this is what i was going to do with mine. glad i checked it out. hope they can make it legal.
In this economy with the housing market as bad as it is, they should lift that law. I mean yes, alot of people would do it, and alot of people would get wealthly quick. but the fact of the matter is, if we are allowed to do this, it is a win win situation for everyone. think about it, if you rafled off your home and made a decent amount of money, you would pay off the mortgage, and in turn get a new mortgage on a new home that you wanted. so in turn the banks still make their money. then you have to pay taxes on all the money you make, so the Fed makes money, as do the state. Not to mention that once people start having money again, they wont be afraid to start spending money again, which in turn starts getting us out of the dump of a recession. just my personal thought. I am Brian, and i approve this message.
mwilson

Grand Rapids, MI

#14 Nov 19, 2008
I was just looking into this as well. You do have to be non-profit in Michigan. I think I'll call Rush and Hannity and see if they will make a fuss for us.:)
Lynn

Greenville, MI

#15 Nov 23, 2008
We are plannig to do the same thing with our house. The lawmakers in this state are not smart enough to relize this is win for everyone. (except the realtors)
Sean

Mobile, AL

#16 Nov 25, 2008
Lynn wrote:
We are plannig to do the same thing with our house. The lawmakers in this state are not smart enough to relize this is win for everyone.(except the realtors)
Who says it is not a win for realtors my realtor suggested it to me and I am/was as we have found out that we can not do it, going to use them to market the home for the "raffle". All parties win in this scenario except the government who is worried that they can't track all of the monies that are collected and properly tax them.
Peace

Ann Arbor, MI

#17 Nov 30, 2008
...the expression "win-win" is being repeatedly used in responses here, but, it's actually a case of "win-win lose, lose, lose, lose, lose, lose, lose,(and on and on)" ... all those losing tickets. And, who would regulate this chaotic nonsense? Oh that we all were ethically wired and mathematically gifted, but that is sadly not the case. Policing individual home "raffles" (and those of any other personal property) would require an infrastructure the financial support for which would create further loss for all taxpayers in order to benefit those holding the raffles. Take some time, think it through, and don't get yourselves in further financial trouble.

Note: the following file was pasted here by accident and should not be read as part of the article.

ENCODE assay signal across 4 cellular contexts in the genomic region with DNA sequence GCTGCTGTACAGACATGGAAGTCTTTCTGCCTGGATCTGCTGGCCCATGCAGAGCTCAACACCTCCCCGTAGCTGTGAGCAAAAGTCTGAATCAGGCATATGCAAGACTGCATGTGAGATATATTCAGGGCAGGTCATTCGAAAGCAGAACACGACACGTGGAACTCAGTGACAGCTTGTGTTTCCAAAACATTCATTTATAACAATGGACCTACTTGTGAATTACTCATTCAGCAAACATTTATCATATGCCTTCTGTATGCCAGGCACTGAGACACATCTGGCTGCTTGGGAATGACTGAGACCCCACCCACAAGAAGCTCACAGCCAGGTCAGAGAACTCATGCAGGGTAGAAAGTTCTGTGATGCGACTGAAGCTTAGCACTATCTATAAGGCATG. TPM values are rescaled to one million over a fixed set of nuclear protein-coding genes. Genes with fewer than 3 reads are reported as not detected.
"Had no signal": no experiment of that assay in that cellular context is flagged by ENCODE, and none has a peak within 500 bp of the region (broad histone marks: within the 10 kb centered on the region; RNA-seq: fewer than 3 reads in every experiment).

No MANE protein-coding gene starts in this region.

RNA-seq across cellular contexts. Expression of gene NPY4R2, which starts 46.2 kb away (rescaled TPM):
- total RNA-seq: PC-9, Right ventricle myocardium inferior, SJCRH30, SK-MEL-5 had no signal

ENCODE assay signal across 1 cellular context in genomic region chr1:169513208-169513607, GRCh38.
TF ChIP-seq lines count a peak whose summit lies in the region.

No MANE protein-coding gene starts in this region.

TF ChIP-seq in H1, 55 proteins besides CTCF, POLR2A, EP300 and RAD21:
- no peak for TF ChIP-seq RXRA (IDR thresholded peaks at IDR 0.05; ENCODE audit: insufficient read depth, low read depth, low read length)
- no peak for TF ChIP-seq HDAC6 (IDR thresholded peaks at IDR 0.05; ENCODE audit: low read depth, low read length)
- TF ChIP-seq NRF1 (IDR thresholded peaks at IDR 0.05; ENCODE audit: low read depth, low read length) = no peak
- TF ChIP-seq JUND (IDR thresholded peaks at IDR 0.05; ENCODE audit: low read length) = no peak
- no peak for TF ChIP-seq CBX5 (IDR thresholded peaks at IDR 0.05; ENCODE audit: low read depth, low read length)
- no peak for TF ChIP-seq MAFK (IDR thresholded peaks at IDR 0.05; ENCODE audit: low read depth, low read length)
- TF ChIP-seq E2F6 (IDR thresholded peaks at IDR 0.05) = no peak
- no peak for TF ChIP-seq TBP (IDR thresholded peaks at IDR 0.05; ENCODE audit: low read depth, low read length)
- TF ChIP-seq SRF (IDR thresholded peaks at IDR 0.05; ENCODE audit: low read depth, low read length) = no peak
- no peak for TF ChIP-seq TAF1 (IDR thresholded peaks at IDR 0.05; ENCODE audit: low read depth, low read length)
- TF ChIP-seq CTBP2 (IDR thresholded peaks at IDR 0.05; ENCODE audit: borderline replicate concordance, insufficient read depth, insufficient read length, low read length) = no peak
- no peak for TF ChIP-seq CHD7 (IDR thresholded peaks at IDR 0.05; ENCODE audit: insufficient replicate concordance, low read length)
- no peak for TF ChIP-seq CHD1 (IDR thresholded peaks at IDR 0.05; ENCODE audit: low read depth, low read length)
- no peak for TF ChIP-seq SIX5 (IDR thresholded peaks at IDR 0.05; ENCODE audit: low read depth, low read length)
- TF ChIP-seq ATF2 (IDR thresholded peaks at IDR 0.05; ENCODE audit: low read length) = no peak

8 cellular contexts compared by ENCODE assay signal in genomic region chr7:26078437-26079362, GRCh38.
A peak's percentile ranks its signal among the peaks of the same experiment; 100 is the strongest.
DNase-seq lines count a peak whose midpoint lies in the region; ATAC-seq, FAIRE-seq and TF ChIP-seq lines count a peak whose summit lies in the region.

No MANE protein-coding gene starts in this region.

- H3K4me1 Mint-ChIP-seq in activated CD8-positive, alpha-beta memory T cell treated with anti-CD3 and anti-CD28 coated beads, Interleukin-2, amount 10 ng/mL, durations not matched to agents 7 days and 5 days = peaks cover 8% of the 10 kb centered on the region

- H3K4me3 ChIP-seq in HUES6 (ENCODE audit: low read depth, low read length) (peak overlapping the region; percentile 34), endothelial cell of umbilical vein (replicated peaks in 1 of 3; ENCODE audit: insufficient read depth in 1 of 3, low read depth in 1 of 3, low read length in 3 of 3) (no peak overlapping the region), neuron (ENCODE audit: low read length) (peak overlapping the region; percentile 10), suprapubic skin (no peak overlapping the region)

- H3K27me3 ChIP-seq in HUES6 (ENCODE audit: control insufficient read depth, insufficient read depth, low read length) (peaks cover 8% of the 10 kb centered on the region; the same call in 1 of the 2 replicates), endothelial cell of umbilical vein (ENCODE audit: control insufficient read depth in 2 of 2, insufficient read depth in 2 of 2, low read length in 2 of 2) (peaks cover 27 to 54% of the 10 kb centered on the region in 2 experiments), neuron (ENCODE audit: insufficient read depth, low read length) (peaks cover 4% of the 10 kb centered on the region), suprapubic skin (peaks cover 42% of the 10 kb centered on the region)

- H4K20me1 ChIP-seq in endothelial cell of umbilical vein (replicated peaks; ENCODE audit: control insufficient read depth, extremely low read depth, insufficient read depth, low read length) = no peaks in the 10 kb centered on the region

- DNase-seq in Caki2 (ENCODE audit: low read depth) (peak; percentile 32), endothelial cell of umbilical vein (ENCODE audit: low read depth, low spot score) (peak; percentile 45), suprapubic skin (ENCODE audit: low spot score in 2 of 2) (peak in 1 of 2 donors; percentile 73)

Beverly

Taylor, MI

#18 Dec 12, 2008
And what is there to stop me from holding a raffle on my $200,0000 home and putting the money in the bank, claiming someone had won it. A relative or friend working with me and getting a percentage. We could do this on their home also in reverse. The legal cost of getting your money back wouldn't be worth pursuing.
Steven Murdy

Nashville, IN

#19 Feb 2, 2009
Tony wrote:
Here is a legitimate consumer to consumer bailout that doesn't require government tax dollars or intervention. Lo and behold, we are denied the opportunity to help each other. Maybe they can call it something other than a raffle and conduct it differently than the statute.
Yea, call it an entry fee.
Steven Murdy

Nashville, IN

#20 Feb 2, 2009
Don't call it a raffle! Call it a contest and that there is an entry fee.